Knowing how much you’ll need to save for a comfortable retirement is a question we get asked regularly at George Square Financial Management. And the answer is dependent largely on your cost of living and lifestyle choices. Here, we outline how you can best prepare.
Retirement is not what it used to be, with more of us working longer to build up our desired retirement income. Reassessing how much you’re saving into your pension is therefore essential if you want to make your vision a reality.
For many people, retirement may seem a long way off, and saving into a pension isn’t always a top priority. But the simple truth is the earlier you start with your retirement plan, the easier it will be. If you have less time to invest, then the amount of money that you have to save is likely to be higher to make sure you are on track.
Here’s a few ideas to help improve and boost your savings for a more comfortable retirement:
Where to start with your retirement plan
Working out what pensions you already have is a sensible starting point for your retirement plan. Locate the latest statements for all your pensions, including from previous employers and personal pensions. You can also get a forecast of your state pension via www.gov.uk/check-state-pension.
You should be sent an annual statement for each of your pension schemes even if you are no longer contributing to them. If you don’t have up-to-date statements, you can ask for these to be sent to you. You may also be able to access pension values online via your pension company/scheme website.
Valuing your pension
As well as telling you what your pension is worth now, annual statements will also detail what your pension might be worth at retirement. These forecasts (don’t think of them as anything more than rough estimates) will be based on a range of assumptions including investment growth and inflation between now and retirement. It is important to consider the effect of inflation because, over time, this can significantly reduce the spending power of your pension.
Whether your pension will be enough to pay for the retirement you want will depend on the savings pot you amass, as well as the cost of your lifestyle when you retire. Working out what income you will need in retirement can be tricky as your life in retirement will be different from your working life; some costs may go up, while others will reduce. For example, you may spend more on holidays and leisure, but your housing costs may be lower. While you may no longer have the costs of bringing up children, you may still want to help them financially, and in your later retirement years, you could have care costs to consider.
The traditional rule of thumb has been a target pension income of two thirds of your salary.
Know your magic number
Having accounted for the State Pension and any private pensions, you need to calculate how much money you will need to save to produce the remainder of your target income.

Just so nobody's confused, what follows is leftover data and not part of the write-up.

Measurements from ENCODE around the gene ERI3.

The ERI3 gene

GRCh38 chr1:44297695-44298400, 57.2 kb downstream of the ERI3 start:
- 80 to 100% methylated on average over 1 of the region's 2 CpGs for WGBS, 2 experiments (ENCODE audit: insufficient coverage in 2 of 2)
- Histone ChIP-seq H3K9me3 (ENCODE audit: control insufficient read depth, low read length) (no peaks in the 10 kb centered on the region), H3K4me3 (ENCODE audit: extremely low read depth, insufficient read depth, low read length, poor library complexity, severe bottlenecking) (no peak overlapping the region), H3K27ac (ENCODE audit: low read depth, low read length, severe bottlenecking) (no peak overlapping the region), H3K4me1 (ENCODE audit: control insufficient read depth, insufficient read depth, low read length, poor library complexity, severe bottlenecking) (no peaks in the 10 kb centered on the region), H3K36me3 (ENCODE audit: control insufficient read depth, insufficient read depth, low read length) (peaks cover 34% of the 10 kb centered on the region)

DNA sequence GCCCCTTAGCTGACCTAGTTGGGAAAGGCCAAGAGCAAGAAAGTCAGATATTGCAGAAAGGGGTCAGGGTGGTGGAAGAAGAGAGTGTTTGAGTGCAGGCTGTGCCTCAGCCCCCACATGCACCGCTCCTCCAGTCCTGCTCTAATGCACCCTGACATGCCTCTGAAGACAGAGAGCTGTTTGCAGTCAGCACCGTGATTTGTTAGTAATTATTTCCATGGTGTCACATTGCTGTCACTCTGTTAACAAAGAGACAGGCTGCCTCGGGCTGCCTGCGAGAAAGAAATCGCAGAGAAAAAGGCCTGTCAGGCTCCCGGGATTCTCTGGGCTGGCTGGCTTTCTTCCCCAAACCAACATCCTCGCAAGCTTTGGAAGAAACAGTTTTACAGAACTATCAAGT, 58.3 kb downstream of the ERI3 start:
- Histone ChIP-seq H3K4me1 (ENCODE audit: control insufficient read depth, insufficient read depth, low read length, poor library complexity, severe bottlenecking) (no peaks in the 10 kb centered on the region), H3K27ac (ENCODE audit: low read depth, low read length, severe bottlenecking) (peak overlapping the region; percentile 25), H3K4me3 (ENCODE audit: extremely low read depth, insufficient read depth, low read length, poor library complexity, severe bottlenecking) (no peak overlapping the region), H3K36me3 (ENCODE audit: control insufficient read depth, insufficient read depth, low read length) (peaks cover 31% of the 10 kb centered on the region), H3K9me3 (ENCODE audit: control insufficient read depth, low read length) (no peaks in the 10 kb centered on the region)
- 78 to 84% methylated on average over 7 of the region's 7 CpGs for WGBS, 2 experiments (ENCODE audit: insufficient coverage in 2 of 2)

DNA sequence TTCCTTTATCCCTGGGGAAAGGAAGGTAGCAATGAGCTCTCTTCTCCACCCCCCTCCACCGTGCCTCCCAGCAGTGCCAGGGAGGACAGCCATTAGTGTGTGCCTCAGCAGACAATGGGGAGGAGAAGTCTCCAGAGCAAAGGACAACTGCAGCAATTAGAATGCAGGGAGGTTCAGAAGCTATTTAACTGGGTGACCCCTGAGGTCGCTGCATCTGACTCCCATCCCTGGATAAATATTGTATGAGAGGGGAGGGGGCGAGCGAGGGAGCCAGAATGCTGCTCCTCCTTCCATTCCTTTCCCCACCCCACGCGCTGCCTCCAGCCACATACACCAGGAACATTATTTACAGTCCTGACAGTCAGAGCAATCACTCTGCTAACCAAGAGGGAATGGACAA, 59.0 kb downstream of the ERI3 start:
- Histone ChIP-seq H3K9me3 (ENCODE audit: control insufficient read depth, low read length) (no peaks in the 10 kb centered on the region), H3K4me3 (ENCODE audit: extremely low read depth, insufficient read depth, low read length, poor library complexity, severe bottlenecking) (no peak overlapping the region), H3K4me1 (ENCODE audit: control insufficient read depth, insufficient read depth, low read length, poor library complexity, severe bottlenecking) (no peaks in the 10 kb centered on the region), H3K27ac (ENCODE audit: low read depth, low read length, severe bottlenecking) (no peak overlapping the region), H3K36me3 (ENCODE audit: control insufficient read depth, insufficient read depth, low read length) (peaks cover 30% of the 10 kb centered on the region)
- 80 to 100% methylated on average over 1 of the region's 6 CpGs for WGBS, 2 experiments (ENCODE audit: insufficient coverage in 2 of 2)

This can depend on factors such as the age you want to retire, income yields available on investments, price rises during your retirement, how long you live for and how much you have put aside already.
If you contribute through a workplace pension, your employer will also contribute on your behalf, and you could qualify for National Insurance savings through a ‘salary sacrifice’ arrangement. Employer top-ups in particular can significantly increase the value of your pension contributions, so it is worth checking that you are making the most of any workplace generosity offered.
It’s also important to be aware that there is a limit on the size of overall pension savings you can accumulate – currently £1.073 million (for 2022/23) – without facing a hefty tax charge.
Alternative wealth opportunities
Pensions are not the only way to save for retirement. Tax-efficient Individual Savings Accounts (ISAs) are a popular savings option, while many people see property – particularly in the form of buy-to-let – as their retirement nest egg.
Retirees have considerable flexibility over how they access their retirement savings. Pension savings can currently be accessed from age 55 (this will increase to 57 from 2028) and you can choose how much income you take and when to take it. You could take your whole pension fund as cash in one go – with 25% being tax-free and the rest taxable. Or you could take a lump sum now, with further withdrawals when you want. Or you could buy an annuity for an ongoing regular income. The danger of flexibility, however, is that people withdraw too much money too quickly and risk running out before they die.
It is also possible to pass on your pension savings completely free of tax. So, as well as being a tax-efficient way to invest, pensions can be a very useful way to reduce Inheritance Tax bills.
Seize the day – start your retirement plan today
Too many people fail to seriously consider how they are going to manage financially in retirement until they are about to retire. It is only then that they discover that their pension is not on target to meet their retirement aspirations.
When you are living a busy life, it can be difficult to find time to consider your long-term retirement plan. Your mortgage, children or career might be more of an immediate priority. However, getting your pension on track as soon as possible could save you and your family a financial headache later on.
Contact us for a financial planning review
Regardless of your age or how close to retirement you are, getting professional financial advice as soon as possible will help you achieve your retirement goals. Speak to one of our friendly advisers to review where you are financially. Call 0115 947 5545 or send us a message here.